The Upstate Economy
Canada woos entrepreneurs with visa program; should U.S. follow?
Canada is aiming to woo bright young entrepreneurs with a startup visa program. The plan offers immediate permanent residence to foreign nationals who are able to secure business funding from Canadian investors. But, there are mixed feelings in the U.S. about the benefits of following suit.
Introduced on April 1, the pilot program will have an initial annual allotment of almost 3,000 visas for entrepreneurs who secure at least $200,000 from Canadian venture capital funds or $75,000 from a private investor.
Canada’s Venture Capital and Private Equity Association (CVCA) is entering into a partnership with the Canadian government to get the program rolling.
In a statement CVCA officials say:
“Entrepreneurs create great companies and venture capital funds are in the business of providing the necessary rocket fuel for those entrepreneurs and companies. Those companies, in turn, provide strong returns to their investors and the countries in which they are located via superior job creation, exports and R & D.”
Should the US follow suit?
Jacob Kirkegaard from the Peterson Institute for International Economics says a similar program in the U.S. would provide the nation with a cheap way to improve the economy and create jobs.
“This is something that U.S. policy makers should think very hard about because I think this would undoubtedly benefit the U.S. economy, but equally important, I think it would be in many ways tailor-made to many of the existing strengths that we have here in the United States.”
Kirkegaard says the U.S. has an extensive venture capital industry and attracts many foreign students who could potentially take advantage of this type of visa.
“[This program would give them] an even greater incentive and opportunity to stay in the United States, found a business, and create jobs and economic growth. So I think all around this is a very good idea and it’s one that I think would work very well in the United States.”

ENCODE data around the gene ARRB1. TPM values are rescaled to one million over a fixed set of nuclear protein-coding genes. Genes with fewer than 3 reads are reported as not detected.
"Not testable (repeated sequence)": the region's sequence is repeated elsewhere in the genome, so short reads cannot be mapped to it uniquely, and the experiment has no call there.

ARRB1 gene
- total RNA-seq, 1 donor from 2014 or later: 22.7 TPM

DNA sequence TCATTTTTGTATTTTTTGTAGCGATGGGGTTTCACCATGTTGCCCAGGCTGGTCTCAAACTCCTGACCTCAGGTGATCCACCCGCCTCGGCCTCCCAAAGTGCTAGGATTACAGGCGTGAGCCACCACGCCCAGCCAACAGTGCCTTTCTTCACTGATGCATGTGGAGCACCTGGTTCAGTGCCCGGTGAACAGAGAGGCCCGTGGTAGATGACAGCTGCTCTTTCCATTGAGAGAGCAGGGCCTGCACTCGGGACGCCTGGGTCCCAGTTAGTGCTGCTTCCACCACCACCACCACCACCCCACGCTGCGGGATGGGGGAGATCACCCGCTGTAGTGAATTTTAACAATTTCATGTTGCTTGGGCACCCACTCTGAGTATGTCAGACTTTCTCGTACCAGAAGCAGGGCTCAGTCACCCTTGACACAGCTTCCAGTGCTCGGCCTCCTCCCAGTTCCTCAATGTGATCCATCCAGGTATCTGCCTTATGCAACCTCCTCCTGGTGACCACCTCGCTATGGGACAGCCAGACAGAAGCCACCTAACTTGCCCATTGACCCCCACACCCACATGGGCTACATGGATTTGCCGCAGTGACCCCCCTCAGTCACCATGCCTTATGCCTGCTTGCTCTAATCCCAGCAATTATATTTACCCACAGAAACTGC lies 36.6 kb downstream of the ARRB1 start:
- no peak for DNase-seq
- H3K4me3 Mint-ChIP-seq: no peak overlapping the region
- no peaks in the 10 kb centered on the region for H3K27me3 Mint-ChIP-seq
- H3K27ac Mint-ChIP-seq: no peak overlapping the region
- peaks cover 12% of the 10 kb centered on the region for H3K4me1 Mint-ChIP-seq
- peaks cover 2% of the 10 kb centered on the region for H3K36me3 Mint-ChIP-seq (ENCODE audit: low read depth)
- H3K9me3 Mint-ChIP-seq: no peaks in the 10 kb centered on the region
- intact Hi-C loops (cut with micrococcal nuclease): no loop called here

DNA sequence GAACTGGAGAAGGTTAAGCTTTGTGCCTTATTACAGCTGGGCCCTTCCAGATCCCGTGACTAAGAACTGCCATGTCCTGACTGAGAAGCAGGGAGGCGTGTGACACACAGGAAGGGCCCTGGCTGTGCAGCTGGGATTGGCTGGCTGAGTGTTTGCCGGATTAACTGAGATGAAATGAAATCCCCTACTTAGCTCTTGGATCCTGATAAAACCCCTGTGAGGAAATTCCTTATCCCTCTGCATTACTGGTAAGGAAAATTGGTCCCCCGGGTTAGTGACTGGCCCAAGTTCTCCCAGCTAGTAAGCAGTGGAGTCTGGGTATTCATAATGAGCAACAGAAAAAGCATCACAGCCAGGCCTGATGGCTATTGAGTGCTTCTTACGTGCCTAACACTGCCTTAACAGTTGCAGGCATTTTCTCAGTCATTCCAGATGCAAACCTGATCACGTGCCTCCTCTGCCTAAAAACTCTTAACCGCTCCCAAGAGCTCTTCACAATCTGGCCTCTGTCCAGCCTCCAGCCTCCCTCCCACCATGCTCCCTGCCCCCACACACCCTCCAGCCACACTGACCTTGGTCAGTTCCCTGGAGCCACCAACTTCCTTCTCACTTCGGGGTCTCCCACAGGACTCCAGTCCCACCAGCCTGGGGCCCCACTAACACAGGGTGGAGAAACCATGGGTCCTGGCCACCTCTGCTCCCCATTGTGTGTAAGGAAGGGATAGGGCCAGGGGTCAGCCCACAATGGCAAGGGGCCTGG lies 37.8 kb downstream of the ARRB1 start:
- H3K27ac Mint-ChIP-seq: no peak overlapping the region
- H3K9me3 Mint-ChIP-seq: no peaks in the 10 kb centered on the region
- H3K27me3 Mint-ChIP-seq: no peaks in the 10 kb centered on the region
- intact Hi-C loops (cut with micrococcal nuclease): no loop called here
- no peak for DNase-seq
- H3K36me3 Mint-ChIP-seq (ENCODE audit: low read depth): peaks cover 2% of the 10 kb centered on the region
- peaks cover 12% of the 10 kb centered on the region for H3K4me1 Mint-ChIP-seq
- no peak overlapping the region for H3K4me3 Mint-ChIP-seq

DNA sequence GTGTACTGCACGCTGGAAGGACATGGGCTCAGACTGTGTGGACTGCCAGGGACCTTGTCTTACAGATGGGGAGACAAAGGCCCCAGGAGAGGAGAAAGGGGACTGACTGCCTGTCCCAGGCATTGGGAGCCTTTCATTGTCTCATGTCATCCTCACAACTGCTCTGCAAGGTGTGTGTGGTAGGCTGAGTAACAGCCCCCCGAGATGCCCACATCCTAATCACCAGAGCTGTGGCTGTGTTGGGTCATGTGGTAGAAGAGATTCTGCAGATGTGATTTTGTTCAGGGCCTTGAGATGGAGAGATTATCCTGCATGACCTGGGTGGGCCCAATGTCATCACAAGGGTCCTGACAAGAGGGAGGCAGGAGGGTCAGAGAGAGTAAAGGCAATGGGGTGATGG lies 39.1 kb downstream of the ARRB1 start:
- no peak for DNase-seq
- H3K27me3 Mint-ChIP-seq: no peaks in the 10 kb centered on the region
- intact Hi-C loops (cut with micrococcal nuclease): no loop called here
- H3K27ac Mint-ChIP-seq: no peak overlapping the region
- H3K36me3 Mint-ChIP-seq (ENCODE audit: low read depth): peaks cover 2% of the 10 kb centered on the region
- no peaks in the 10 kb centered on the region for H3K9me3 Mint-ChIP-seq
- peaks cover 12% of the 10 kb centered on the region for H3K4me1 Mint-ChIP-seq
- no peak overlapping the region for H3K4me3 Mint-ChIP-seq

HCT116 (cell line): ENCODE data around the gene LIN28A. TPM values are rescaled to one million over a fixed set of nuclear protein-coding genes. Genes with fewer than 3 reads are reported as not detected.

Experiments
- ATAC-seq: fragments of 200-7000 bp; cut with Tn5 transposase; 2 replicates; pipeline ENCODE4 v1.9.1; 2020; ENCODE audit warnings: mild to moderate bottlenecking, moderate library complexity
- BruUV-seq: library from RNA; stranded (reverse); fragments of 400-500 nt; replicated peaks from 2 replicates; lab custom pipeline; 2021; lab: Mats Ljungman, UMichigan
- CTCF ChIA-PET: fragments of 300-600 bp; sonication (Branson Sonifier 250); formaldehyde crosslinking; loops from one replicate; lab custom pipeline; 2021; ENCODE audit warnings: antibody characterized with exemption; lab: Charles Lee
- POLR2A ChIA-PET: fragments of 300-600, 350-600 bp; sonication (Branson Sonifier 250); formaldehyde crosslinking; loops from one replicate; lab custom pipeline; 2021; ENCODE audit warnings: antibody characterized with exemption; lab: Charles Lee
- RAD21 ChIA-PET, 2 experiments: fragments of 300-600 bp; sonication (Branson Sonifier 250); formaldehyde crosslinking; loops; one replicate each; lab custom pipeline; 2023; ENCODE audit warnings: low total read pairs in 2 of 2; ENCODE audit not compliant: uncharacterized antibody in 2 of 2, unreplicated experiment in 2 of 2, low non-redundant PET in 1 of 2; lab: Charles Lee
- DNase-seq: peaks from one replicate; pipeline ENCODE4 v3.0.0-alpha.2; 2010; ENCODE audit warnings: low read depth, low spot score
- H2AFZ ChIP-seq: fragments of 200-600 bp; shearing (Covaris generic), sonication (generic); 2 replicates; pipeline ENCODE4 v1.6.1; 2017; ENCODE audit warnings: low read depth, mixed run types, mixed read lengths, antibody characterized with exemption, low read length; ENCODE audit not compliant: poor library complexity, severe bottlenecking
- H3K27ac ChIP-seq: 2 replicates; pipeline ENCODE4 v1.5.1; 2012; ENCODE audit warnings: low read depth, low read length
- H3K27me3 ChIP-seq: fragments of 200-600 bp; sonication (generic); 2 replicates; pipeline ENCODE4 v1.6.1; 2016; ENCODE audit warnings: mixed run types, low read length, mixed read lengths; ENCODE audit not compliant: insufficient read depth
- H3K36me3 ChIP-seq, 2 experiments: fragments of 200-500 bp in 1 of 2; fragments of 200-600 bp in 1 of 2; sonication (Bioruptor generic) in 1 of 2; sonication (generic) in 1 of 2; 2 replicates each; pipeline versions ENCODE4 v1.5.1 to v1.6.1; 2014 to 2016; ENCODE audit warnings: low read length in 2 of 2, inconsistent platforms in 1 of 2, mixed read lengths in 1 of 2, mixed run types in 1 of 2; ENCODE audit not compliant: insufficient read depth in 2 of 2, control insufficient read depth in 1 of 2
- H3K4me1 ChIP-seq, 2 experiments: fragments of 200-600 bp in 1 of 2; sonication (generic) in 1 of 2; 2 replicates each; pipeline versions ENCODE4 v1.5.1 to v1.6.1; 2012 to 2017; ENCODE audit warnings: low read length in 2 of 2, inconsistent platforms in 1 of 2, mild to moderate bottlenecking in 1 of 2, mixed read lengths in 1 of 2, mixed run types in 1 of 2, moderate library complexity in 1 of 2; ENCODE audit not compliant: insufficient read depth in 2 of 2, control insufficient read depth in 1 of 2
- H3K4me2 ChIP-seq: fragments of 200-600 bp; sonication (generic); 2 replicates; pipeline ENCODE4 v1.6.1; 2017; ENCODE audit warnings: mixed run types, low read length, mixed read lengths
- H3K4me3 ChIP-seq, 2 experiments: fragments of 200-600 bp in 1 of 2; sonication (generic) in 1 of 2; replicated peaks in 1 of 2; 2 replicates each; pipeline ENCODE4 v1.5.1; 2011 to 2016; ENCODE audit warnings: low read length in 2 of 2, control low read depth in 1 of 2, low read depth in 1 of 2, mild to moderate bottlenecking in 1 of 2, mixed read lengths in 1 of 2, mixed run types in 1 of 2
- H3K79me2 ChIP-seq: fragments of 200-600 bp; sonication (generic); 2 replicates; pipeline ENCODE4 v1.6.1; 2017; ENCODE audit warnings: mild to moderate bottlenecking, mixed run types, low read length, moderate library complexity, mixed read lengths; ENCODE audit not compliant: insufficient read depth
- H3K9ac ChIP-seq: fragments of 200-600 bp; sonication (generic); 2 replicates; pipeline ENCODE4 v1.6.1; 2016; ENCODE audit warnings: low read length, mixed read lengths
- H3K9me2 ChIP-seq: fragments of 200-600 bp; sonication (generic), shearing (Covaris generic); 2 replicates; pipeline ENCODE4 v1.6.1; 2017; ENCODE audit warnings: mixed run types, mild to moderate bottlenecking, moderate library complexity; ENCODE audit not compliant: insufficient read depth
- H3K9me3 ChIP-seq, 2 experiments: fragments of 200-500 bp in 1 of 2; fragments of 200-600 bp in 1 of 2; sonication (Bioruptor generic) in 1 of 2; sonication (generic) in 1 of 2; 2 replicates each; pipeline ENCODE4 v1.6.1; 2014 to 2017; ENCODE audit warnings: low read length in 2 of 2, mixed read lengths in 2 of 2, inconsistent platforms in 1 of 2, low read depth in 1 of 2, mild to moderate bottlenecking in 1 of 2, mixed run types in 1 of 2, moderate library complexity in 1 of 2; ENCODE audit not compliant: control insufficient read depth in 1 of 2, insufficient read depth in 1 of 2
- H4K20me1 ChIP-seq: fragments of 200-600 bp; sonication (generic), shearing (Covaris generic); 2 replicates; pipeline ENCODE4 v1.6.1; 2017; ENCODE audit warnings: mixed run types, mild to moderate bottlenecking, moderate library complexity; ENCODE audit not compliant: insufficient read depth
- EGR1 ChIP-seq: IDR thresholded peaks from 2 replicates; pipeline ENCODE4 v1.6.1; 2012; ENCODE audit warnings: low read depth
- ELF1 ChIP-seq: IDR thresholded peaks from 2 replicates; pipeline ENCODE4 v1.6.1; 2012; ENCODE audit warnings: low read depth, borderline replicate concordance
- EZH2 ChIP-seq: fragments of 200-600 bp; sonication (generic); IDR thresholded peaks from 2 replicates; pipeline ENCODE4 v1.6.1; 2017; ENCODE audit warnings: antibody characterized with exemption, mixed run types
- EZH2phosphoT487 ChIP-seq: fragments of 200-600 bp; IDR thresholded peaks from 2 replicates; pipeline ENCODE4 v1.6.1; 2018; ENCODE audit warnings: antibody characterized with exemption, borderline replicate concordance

But not everyone agrees.
James Spencer, director of the Emerging Ventures Ecosystem program in Albany, says developing more infrastructure for startups, trumps the need for a U.S. startup visa program.
“My thought was that, for us, because we have such a well-defined innovation culture of entrepreneurship here, I don’t know if it would bring as much advantage to the United States as it would for a more emerging entrepreneurship culture in Canada or another country,” says Spencer.
“I don’t think we have any shortage of entrepreneurs, I think our challenge is creating better ecosystems for entrepreneurs and finding better ways to connect them with local resources.”
Seed funding not enough
Andrew Rudnick, president and CEO of Buffalo Niagara Partnership, agrees that startups need more than just seed funding to succeed.
“I think it’s a mistake to think that the only thing startups need is money. They need management expertise, they need low cost operating environment, they need a culture of entrepreneurship and startups," he said.
Still, Rudnick says the startup community in the U.S. would embrace a program like Canada’s.
“You couldn’t come up with a reason why it wouldn’t be beneficial, not only in the amount of economic activity that hopefully would be generated, but it also creates a vitality, a community vitality that I think is important.”
The H-1B debate
The Canadian program was launched on the same day that the United States Citizen and Immigration Services released 85,000 H-1B visa slots available for businesses to fill vacancies in the IT and STEM (Science, Technology, Engineering, and Mathematics) industries.
This year saw a spike in the number and rate of applications seen for H-1B visas, and many are in favor of increasing the amount of these guest-worker visas.
James Spencer says an increase in H-1B visas would be more helpful for the U.S. economy and job market than a program like Canada’s.
“I think that’s going to help in the long term to fertilize the ecosystem with more good ideas, more good technology type companies,” Spencer says.
Jacob Kirkegaard agrees that the startup visa program could not replace H-1Bs in the U.S., but says that the two systems working together could be beneficial.
You’re creating new business, you’re creating new jobs so it’s kind of a win, win for everyone involved,”
Even the H-1B visa system also has its critics.
Ron Hira, a professor of public policy at the Rochester Institute of Technology says guest workers can be paid poorly and end up effectively indentured, leading to abuses of the visa system.
He says the H-1B system needs tighter regulations, not more slots being made available.
Speaking about the March for Innovation, a group campaigning for the addition of more visas in the H-1B category and other immigration reforms, Hira says…
“I think they’re offering kind of a false choice, in the sense that they’re saying that the only way we can keep the best and brightest from around the world here is by also increasing the number of guest workers, temporary work visas, which actually place the foreign workers in a bad position.
“I think we’re really a nation of immigrants, not a nation of guest workers.”